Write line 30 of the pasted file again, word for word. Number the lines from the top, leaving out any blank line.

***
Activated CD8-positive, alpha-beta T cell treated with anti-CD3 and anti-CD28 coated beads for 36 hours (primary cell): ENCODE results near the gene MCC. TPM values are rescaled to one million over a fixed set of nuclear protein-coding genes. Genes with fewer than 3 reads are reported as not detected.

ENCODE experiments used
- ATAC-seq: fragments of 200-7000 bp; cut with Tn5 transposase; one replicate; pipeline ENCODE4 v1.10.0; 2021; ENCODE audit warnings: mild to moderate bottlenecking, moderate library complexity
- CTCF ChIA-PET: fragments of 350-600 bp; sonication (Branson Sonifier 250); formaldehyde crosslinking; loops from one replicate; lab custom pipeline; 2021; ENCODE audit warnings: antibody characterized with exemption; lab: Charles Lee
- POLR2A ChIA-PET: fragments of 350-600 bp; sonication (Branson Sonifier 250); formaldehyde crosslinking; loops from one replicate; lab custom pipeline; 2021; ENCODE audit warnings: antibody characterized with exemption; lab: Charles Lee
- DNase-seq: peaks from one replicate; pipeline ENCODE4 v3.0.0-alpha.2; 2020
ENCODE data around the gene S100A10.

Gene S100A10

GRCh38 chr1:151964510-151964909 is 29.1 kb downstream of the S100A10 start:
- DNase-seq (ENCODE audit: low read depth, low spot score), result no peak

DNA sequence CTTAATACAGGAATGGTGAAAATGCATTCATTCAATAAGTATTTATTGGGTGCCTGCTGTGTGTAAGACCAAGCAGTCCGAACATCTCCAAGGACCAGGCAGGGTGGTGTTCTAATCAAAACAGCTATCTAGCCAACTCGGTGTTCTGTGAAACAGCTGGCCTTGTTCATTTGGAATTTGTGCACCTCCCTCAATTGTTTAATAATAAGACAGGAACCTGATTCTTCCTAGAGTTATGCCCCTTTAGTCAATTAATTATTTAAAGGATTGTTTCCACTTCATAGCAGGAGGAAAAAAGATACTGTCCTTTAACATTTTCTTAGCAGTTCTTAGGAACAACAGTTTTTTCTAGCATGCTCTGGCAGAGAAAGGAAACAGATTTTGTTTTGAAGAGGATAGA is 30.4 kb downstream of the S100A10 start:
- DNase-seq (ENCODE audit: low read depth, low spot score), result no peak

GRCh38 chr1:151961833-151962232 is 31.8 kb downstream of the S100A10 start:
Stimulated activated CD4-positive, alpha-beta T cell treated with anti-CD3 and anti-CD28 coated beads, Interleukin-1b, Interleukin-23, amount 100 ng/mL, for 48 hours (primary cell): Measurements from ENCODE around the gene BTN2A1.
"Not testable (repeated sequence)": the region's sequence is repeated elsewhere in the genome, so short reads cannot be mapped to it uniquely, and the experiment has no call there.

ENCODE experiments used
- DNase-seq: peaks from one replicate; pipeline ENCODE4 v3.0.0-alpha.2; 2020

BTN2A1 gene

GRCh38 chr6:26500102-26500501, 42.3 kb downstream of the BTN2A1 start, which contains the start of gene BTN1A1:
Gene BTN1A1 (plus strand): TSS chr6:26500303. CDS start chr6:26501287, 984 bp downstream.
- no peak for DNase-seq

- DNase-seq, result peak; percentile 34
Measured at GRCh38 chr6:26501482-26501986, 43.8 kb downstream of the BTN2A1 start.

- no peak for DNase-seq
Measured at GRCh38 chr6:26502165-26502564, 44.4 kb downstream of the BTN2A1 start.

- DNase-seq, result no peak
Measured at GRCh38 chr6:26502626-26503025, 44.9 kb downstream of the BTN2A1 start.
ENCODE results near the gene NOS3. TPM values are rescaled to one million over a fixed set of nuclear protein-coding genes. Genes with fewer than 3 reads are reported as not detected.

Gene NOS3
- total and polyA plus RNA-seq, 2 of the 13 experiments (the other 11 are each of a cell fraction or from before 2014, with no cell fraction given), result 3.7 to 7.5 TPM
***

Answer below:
- total and polyA plus RNA-seq, 2 of the 13 experiments (the other 11 are each of a cell fraction or from before 2014, with no cell fraction given), result 3.7 to 7.5 TPM